Future of Facebook for small companies

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New Contributor

Hello there, 

First of all, happy new year !

 

I would like to ask the community about the future of social media like Facebook. They're changing their algorithms again and again, do you think it is still worth for small businesses who don't want to pay? 

And what about the small marketing agencies with small advertising budget?

I was wondering if Facebook was still worth for those companies as the organic reach are lower than ever. (Sorry for my english this isn't my mother tongue)

Thanks,
Steve

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Advisor

I think it really depends on the campaign you're running, the goals of the campaign, the audience you're targeting and the product/service/message you're offering. Facebook has so many different ad types and has fairly robust targeting, therefore, providing a simple yes or no answer is very difficult. 

 

This is where understanding your audience and testing comes in to play.

 

If you have well-defined persona's for your audience you should be able to determine whether or not they're present on social platforms such as Facebook. Looking at website traffic data you should be able to see if social media is a contributor. The same goes for any social accounts you might have and the interaction your audience has with you or your company on them. 

 

When it comes to a limited budget, you may consider allocating funds from different areas into paid advertising spend for a specific period of time. For example, consider skipping the next conference, or go for a cheaper booth selection, limit your print/signage advertising (location, duration, etc.), minimise the number of free-giveaways you may have, etc. Of course, if these are main drivers for your business you'll have to consider your options.

 

Overall, I think in order to dismiss Facebook as a potential driver for business you need to do the testing yourself and see what works for you.

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Academy Team

Hi Steve, 

 

I'm the HubSpot Social Media professor and this is a question that I get asked a lot. The answer is yes--it's viable, but spend does need to be considered. At minimum, companies should have a page and add content to it simply because there are a number of people who may go there for content and information (especially for contact information or to ask questions) even if they never follow the page. I look at it more like insurance; everyone is on Facebook, so it's best for companies to be there too.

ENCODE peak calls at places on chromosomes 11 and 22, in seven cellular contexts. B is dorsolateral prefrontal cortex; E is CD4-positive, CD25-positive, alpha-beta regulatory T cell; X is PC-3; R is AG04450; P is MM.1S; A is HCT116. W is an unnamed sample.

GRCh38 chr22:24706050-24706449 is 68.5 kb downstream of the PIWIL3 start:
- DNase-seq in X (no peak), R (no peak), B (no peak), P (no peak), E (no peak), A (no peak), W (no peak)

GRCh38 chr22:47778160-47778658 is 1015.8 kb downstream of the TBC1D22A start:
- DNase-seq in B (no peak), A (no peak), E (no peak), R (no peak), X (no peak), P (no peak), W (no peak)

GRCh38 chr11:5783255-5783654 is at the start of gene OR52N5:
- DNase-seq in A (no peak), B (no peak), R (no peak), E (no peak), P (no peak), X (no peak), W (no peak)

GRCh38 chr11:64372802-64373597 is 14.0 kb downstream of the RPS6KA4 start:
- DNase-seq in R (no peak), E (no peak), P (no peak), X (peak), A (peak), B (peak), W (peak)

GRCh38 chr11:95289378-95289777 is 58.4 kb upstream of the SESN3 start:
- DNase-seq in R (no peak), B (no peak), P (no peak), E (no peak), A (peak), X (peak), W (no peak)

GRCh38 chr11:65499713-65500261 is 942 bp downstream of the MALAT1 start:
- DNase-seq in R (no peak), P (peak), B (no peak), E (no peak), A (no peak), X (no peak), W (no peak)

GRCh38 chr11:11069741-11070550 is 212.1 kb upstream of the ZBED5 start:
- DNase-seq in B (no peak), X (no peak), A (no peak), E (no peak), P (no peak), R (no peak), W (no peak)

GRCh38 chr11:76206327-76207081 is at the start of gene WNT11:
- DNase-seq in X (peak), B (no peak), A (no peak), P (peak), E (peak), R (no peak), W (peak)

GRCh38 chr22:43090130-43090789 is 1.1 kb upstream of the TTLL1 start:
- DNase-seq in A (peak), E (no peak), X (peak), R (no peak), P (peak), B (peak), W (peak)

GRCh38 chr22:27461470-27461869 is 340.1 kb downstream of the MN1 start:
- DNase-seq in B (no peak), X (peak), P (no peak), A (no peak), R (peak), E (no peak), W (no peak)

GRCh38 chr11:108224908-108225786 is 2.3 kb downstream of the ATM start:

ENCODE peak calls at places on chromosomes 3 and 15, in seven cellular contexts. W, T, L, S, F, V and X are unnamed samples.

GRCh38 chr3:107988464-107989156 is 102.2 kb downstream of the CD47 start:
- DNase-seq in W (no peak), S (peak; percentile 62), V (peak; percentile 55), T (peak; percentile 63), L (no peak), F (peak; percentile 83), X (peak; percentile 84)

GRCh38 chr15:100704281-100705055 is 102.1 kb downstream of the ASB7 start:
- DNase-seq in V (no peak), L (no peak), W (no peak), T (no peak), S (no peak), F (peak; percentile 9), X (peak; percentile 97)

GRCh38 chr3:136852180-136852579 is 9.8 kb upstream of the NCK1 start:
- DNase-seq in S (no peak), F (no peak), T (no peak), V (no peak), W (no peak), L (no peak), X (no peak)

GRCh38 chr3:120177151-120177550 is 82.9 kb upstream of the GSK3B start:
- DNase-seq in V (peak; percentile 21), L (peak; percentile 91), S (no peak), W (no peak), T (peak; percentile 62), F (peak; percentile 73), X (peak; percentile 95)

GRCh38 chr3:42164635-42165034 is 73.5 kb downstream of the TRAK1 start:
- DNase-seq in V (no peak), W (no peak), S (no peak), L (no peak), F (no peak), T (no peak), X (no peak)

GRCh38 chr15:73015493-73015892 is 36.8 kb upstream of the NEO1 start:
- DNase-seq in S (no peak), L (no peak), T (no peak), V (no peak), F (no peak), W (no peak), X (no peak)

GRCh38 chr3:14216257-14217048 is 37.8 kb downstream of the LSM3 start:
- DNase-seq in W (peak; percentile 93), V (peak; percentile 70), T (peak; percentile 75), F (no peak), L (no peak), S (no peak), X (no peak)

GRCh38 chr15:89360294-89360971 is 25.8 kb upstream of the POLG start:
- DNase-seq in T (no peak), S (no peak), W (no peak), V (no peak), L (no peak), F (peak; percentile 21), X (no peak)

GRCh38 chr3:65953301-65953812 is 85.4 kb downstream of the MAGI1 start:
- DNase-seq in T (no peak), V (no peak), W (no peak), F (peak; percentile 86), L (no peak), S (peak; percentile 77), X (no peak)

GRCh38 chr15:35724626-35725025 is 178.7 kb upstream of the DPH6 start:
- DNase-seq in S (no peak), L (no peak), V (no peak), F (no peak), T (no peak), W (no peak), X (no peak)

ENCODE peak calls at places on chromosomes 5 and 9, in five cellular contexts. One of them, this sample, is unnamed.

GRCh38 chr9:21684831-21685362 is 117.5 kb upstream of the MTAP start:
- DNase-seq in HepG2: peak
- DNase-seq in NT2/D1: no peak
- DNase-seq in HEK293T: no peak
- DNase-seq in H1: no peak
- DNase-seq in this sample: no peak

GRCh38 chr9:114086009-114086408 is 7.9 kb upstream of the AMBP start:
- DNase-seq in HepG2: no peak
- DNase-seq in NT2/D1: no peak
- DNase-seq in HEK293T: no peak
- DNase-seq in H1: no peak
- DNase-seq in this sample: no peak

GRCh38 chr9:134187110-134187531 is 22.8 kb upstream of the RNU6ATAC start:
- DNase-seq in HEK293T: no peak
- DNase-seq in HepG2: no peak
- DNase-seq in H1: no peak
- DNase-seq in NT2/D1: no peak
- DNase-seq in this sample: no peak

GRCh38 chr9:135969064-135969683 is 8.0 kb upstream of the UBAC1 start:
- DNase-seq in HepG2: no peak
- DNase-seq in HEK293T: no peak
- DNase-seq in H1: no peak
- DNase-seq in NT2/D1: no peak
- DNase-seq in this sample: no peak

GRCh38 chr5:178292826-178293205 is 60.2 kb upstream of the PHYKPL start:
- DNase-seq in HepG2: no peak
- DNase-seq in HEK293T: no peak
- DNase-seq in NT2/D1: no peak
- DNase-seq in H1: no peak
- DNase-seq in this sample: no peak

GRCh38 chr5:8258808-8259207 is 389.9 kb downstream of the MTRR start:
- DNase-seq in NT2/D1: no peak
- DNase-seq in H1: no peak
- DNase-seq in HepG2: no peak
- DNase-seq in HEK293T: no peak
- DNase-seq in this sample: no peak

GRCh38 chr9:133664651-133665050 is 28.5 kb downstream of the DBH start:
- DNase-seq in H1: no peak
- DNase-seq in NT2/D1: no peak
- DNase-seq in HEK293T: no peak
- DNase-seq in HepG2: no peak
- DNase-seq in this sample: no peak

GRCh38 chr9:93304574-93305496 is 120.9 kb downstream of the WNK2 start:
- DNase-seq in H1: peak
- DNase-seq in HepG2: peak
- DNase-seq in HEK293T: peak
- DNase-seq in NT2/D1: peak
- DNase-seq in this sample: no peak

That said, the algorithm is always changing so the answer, as has already been suggested, is testing. The content types, the timing and influencers that may be connected to the content affect the post regardless of whether or not it's organic or an advertised post.  Different advertising types may resonate differently with different types of content too. I'm an author on the side and am always toying with Facebook ads for my own promotion. I've noticed in recent months, for example, that video does significantly better for me than regular posts. I have also noticed that tagging other pages extends my reach as well. Those are things that work for me and my type of content but might not work for your business or your clients. There just isn't an easy answer. 

 

The one good thing about Facebook though is that you can start small with the advertising tests, putting in only a few hundred dollars, doing A/B testing then investing more on what seems like it works. But the testing should be ongoing, precisely because of the ever-changing algorithm. 

 

What matters most, IMHO, is that the content is stellar. That's the best bet for big reach--if you have content that resonates and that people want to reshare, the algorithm becomes a much much smaller part of the equation.

 

But the short answer is yes, companies should not give up on Facebook.  Three years ago, Fast food delivery service Eat24 famously deleted their Facebook because they were frustrated with the algorithm: https://blog.eat24.com/breakup-letter-to-facebook-from-eat24   My instinct was that it wouldn't last, and nope, I just checked and sure enough, it didn't. They are back on Facebook again--because as a business they need to be.  https://www.facebook.com/eat24

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4 Replies 4
Advisor